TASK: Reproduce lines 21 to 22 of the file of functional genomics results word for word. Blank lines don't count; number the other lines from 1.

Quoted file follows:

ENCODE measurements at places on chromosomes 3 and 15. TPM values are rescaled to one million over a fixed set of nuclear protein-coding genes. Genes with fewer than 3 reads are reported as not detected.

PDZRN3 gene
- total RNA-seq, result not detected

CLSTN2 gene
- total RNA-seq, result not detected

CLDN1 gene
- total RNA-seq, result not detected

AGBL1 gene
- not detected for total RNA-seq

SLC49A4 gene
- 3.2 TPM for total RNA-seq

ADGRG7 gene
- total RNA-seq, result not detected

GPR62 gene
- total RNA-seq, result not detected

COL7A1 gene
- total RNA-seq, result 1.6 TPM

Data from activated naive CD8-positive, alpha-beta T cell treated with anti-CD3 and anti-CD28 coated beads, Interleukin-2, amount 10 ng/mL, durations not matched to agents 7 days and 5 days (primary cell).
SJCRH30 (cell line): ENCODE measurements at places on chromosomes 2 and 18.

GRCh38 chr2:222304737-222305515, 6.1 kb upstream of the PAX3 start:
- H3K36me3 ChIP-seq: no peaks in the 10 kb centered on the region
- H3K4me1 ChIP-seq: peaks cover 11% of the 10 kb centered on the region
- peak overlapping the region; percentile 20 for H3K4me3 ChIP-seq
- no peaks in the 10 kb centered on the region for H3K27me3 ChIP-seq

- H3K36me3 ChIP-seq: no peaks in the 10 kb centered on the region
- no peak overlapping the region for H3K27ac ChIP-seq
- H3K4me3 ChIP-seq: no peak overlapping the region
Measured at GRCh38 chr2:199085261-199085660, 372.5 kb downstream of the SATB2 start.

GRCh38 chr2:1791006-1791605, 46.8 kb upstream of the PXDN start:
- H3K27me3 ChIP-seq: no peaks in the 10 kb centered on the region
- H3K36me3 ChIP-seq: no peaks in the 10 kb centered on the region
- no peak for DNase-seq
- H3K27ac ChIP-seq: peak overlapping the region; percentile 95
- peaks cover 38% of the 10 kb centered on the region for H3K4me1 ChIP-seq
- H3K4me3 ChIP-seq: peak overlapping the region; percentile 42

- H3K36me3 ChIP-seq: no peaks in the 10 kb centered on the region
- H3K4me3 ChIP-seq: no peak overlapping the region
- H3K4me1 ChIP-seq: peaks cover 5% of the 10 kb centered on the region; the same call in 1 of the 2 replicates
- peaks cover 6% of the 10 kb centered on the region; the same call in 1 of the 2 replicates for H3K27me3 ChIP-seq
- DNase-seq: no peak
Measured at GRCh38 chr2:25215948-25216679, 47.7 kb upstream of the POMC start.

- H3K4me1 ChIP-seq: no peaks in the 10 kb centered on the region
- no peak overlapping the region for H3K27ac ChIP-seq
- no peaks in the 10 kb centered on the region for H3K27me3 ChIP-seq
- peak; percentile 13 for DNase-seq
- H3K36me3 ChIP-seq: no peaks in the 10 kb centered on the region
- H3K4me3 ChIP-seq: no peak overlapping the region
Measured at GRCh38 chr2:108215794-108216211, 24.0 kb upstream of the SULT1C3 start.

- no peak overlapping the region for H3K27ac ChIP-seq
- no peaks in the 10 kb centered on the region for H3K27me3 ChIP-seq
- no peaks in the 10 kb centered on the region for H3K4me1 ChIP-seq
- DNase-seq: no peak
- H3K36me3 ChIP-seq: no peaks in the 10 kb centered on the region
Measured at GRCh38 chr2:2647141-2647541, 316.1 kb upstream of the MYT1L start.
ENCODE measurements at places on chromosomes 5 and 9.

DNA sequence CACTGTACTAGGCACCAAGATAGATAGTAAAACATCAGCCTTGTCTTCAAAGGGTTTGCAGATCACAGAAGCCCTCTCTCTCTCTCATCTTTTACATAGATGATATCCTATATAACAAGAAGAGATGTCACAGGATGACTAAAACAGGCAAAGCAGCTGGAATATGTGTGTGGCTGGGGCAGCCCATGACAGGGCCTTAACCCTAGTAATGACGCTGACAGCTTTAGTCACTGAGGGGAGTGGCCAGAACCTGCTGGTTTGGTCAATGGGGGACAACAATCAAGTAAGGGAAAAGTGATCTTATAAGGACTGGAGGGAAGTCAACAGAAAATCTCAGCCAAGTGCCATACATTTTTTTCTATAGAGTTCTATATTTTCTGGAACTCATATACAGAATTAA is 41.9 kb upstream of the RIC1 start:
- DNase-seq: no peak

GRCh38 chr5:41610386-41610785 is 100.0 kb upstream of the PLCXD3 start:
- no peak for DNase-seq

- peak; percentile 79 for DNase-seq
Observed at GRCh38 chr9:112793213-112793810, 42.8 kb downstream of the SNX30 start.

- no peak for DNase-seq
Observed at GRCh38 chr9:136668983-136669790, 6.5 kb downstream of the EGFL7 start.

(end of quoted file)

- H3K36me3 ChIP-seq: no peaks in the 10 kb centered on the region
- H3K4me1 ChIP-seq: peaks cover 11% of the 10 kb centered on the region